Other suggestions, in turn, are related to the role of the teacher–student relationship. For example, students’ temperamental inhibition is likely to play a significant role in teachers’ perceptions of students’ other characteristics, such as their cognitive abilities (Hughes and Coplan 2010; Thomas and Chess 1977) and teachability, that is, a student’s ability to benefit from teaching in the expected way, as perceived by the teacher (Mullola et al. 2010). These perceptions can affect teachers’ attitudes toward students (for a review, see Martin 1989; Guerin et al. 2003), their expectations concerning students’ abilities (Keogh 1994), and even their instructional and pedagogical practices with respect to certain students (Buchanan et al. 1998; Nurmi 2012; Thijs et al. 2006), thus affecting children’s learning. However, empirical studies examining these mechanisms are rare. In the study of Viljaranta et al. (2015), teachers’ interactional style with children was found to act as a mediator between students’ temperamental low task orientation/negative emotionality and maths skill development, but not between temperamental inhibition and maths skill development. This result raises the question of what the mechanism behind the relationship between temperamental inhibition and poorer performance could be.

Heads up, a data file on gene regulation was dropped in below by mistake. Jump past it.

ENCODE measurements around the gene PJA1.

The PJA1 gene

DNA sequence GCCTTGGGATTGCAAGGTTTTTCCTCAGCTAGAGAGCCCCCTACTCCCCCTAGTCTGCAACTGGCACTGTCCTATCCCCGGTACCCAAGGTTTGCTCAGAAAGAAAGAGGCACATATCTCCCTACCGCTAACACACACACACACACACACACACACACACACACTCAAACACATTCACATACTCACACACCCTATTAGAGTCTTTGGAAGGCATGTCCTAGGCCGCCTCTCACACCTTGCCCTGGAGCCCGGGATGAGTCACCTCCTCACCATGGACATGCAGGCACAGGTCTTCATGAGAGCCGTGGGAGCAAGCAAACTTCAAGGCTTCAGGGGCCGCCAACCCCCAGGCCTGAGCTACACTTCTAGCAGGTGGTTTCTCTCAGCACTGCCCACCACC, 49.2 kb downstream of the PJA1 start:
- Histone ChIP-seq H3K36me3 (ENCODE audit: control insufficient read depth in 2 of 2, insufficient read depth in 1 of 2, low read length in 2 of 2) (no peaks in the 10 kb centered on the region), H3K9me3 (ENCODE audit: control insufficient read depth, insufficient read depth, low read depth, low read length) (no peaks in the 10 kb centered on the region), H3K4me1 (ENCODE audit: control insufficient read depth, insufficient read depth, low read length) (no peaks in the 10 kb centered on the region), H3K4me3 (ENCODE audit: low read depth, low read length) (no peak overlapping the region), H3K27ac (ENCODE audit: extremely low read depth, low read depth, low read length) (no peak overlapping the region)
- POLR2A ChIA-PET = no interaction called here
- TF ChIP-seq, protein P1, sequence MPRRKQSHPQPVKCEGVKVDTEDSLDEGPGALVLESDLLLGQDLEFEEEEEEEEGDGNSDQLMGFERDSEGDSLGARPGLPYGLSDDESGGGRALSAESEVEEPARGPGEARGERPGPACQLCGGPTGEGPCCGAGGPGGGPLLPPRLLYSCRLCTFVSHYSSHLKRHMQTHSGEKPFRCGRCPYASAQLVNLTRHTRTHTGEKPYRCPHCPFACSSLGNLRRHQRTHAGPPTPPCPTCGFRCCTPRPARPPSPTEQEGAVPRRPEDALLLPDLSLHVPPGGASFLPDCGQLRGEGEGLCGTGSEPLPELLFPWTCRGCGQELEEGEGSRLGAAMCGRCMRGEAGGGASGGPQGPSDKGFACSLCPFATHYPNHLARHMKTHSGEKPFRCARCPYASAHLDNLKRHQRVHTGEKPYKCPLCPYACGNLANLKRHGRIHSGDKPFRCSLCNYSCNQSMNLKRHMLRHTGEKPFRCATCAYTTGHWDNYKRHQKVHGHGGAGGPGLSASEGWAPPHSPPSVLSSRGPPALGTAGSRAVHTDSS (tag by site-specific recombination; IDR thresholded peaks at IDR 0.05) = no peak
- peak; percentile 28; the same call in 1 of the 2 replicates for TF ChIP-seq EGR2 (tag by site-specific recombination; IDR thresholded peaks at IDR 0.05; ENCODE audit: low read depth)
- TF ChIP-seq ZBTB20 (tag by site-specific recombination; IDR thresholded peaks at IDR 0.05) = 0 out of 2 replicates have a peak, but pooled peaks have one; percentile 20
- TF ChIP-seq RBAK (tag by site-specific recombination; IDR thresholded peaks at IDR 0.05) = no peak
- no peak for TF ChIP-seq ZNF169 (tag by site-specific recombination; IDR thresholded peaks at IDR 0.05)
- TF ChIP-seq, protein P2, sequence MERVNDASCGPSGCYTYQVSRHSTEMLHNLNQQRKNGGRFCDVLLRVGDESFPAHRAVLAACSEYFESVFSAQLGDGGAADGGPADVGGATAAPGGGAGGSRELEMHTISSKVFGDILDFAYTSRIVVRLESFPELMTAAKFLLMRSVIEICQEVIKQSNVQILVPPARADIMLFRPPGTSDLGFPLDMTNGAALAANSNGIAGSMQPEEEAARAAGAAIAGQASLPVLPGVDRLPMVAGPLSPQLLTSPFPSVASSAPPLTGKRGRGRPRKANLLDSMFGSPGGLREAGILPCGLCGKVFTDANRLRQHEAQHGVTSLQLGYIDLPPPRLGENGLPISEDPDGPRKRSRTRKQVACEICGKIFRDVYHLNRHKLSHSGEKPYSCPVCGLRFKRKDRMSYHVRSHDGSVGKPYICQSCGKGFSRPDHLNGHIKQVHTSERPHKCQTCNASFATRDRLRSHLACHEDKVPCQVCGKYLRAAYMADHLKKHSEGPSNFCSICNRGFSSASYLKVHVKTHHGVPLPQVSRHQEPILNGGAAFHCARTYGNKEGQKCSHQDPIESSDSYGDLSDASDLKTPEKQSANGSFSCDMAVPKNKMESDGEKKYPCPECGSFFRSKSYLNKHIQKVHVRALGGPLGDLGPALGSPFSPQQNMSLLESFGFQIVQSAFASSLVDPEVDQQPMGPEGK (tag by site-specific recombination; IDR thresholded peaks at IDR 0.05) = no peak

Some scholars have emphasized the role of students’ views of themselves in temperamentally inhibited children’s skill development: temperamental inhibition affects students’ emotional experiences in school (Lund 2008; Pekrun et al. 2002), which affects their self-evaluative judgments of their own competencies. Such a self-concept of ability (Eccles et al. 1983; Crozier 1995; Keogh 1986; Martin 1992; Rubin et al. 2009) is then likely to impact students’ school achievement. However, empirical research on these mechanisms is rare. Consequently, in the present study we aim to broaden the earlier research by addressing the question whether self-concept of maths ability mediates the negative association between child’s temperamental inhibition and maths performance (Viljaranta et al. 2015) during the first grade of primary school.

2 Methods

2.1 Participants

The present study is part of the LIGHT study (Aunola et al. 2006–2009), which focused on the role of teachers and parents in children’s academic skill development and motivation during the first year of primary school in three medium-sized towns in Finland (for a detailed description of the study sample, see Viljaranta et al. 2015). The sample for the present study comprised 156 children (153 at the first measurement point and 156 at the second measurement point; 79 girls, 77 boys; age at the first measurement point M = 7.26 years, SD = 0.32 years) in regular classrooms as well as their parents and teachers. Ethical permission for the study was obtained from the ethical committee of the University of Jyväskylä before the data collection. Prior to their participation, all the participating teachers and parents provided informed consent to confirm their/their child’s voluntary participation in the study.